All faculty and staff at a university are engaged in delivering the academic mission of the institution. Some only indirectly support the education, research, or service functions of the university. Others are on the front lines. This is a post about one group with such “first responder” duties.
When I first arrived at Georgetown, I miscommunicated with undergraduate students around the word “deans.” To me, this meant the dean of a school. To them, it meant their advising deans. I learned repeatedly over the years how central is the role of advising deans in the lives of undergraduates.
Further, I now know that, in response to a large number of questions in student exchanges, an all-too-common phrase I hear is “Ask your advising dean.”
The classroom was the focus of much of the popular press involving the impact of the pandemic on higher education. Most of the media attention concerned faculty and students adapting to online learning. Less media coverage was devoted to how the work of advising deans was radically changed at the same time.
At Georgetown, many of the pre-COVID activities advising deans thrived on face-to-face contacts. Forms were used for student requests. Starting in March, 2020, all such transactions had to be internet-assisted in some way.
For first-year students, advising deans have always been a crucial resource for adapting to living away from home, sharing space with roommates, and dealing with the time management issues of college life. Post-COVID, the problems quickly switched to dealing with internet problems and adapting to different course structures. For some of these needs, other offices have the primary responsibility. But lack of knowledge among students about these services led to the advising deans being the first contacted.
Further, some students at home found that they had to resume duties they had foregone on campus – care for younger siblings, work in a family business. All these problems hit the agenda of advising deans as they affected students’ sense of academic progress.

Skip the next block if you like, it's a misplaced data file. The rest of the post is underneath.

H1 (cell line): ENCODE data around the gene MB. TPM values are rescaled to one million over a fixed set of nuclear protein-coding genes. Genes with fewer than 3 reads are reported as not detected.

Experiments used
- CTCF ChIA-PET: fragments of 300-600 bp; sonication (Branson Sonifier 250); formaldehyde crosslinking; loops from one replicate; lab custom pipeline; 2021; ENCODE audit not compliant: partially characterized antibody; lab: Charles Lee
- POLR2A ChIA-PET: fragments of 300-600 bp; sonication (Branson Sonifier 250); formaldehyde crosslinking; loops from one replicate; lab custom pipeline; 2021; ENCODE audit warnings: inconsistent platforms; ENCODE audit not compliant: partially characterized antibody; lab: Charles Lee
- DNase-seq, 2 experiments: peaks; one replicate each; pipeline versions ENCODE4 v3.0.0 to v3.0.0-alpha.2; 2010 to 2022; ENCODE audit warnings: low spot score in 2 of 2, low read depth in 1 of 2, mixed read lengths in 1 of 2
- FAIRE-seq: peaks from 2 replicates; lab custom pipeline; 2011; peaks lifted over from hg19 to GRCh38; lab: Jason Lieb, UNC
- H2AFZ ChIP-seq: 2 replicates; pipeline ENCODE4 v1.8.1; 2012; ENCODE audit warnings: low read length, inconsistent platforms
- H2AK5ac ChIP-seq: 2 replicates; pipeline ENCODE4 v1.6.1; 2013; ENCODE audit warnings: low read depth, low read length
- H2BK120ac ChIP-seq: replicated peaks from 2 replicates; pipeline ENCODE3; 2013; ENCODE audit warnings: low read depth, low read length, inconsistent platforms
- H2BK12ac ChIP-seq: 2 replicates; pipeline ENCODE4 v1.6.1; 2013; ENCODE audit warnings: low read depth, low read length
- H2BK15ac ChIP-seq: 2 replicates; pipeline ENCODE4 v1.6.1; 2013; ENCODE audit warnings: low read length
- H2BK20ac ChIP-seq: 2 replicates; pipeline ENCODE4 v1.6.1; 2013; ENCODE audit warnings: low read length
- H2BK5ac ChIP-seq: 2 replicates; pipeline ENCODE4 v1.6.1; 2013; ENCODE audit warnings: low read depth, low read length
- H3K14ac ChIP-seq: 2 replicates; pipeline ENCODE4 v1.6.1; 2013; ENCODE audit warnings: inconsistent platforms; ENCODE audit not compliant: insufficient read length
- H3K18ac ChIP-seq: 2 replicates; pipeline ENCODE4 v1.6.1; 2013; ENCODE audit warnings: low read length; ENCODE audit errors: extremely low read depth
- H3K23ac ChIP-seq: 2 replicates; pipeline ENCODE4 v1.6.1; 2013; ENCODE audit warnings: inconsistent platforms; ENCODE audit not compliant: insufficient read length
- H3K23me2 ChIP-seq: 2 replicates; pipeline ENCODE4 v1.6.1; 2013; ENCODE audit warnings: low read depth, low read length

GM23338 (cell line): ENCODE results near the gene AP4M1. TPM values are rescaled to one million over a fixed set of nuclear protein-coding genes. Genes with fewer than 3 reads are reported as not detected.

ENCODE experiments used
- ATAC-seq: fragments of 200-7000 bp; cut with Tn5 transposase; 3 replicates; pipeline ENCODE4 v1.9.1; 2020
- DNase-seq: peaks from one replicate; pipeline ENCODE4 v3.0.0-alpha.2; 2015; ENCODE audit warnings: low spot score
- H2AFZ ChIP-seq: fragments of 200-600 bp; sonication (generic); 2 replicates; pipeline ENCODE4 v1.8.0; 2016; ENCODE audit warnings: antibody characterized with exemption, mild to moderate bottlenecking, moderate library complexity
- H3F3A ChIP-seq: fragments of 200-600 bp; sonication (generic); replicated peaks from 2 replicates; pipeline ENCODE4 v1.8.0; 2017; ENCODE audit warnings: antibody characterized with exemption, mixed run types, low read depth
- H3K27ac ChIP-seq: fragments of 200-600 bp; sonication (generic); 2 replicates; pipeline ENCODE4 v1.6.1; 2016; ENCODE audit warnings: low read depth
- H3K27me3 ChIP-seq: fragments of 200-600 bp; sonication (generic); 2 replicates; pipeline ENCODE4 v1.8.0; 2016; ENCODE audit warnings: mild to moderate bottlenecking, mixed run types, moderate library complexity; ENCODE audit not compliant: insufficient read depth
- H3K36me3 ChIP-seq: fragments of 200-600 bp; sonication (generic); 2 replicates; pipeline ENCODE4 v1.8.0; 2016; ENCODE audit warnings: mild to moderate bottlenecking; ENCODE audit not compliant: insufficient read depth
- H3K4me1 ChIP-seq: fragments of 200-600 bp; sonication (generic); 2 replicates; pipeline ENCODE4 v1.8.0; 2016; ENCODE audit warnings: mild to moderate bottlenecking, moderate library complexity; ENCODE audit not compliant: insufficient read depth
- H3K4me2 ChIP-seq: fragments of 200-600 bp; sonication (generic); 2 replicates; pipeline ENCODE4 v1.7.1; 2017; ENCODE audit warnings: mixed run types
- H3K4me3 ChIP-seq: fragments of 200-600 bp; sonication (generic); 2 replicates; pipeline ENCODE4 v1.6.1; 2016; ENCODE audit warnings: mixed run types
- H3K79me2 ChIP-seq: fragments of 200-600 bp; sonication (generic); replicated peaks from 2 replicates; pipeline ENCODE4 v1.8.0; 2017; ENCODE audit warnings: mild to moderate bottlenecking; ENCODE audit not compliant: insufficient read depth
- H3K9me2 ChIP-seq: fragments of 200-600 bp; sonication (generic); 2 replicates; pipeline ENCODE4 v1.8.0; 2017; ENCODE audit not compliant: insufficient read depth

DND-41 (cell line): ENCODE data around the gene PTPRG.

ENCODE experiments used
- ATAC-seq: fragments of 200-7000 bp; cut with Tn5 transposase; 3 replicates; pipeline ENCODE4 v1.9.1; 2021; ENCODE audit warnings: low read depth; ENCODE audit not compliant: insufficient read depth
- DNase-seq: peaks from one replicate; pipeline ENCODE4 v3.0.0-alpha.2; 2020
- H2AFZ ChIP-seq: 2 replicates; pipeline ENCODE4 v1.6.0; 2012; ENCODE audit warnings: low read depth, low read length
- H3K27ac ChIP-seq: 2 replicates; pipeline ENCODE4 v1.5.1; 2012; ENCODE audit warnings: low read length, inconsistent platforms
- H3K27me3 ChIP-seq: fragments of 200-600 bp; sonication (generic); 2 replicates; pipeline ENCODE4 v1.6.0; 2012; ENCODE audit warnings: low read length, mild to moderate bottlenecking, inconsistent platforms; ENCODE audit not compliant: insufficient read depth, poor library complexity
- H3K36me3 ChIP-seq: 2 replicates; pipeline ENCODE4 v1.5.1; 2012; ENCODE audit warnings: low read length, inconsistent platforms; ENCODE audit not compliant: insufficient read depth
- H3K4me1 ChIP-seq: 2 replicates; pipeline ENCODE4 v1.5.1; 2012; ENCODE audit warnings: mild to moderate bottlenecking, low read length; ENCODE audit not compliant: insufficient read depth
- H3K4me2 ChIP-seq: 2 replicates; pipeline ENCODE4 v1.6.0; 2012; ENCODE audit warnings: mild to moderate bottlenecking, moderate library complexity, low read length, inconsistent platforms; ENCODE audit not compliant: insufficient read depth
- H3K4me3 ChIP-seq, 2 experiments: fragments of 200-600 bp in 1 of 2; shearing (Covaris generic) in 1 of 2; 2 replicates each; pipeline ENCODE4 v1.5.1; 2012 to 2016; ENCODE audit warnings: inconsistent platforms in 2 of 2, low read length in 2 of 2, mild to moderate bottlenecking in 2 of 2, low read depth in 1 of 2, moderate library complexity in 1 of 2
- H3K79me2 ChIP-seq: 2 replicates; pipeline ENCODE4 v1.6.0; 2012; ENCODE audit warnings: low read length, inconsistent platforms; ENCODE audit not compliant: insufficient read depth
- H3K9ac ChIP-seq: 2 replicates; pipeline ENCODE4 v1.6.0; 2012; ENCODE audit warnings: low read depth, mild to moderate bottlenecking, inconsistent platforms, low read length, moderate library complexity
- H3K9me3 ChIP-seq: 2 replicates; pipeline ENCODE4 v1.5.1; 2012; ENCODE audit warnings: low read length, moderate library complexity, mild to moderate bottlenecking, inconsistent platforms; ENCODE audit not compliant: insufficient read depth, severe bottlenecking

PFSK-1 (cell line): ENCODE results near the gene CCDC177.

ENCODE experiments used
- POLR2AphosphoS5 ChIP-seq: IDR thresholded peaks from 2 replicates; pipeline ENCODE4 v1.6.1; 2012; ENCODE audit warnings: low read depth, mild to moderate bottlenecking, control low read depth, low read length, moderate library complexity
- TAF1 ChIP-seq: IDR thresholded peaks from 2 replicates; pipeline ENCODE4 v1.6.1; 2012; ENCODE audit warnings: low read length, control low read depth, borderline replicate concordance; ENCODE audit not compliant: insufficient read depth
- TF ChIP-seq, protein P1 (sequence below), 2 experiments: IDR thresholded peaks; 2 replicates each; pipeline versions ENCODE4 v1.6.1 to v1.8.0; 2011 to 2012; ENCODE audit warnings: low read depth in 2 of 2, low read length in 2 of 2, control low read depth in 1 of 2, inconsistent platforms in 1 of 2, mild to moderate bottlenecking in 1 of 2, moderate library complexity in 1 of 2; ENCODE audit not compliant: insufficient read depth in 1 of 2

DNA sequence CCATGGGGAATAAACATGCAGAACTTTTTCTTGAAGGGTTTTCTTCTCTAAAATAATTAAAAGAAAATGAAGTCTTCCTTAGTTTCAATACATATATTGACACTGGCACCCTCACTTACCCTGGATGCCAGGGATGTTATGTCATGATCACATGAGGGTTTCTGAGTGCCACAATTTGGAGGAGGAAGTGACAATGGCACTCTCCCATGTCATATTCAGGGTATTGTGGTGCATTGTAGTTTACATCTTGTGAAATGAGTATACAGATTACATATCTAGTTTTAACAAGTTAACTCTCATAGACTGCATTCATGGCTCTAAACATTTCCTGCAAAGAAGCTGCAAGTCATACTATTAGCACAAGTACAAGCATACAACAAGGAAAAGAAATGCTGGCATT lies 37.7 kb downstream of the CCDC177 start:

Further, the advising deans found themselves dealing with changes of schedules, reducing course loads, facilitating the transfer of credits form other colleges, and advising on the possibilities of leaves of absence.
During the pandemic, as with most Georgetown staff, the advising deans mostly worked from home. But since their jobs were supporting students, the hours they worked were highly variable. Georgetown students were now spread throughout the world, and those outside the US faced unusual problems. The Eastern time zone was only one possibility – so nights and weekends were no longer free time.
Further, some students remained in residence halls on campus, when their situations demanded it. So the advising deans came into campus to serve their needs on some days during our remote learning.
We think of advising deans as focused on students, but they also are often a crucial link between students and faculty. Thus, advising deans found themselves working with faculty in a partnership to tailor course operations to the needs of individual students. Sometimes these were academic matters; sometimes these were mental health issues that require quick actions on everyone’s part.
In short, the COVID experience itself led to an increase in the response, “Ask your advising dean.” This group of our colleagues performed at the highest level of excellence. The devotion of our advising deans to their profession and to Georgetown is a key ingredient in navigating these strange times as a university.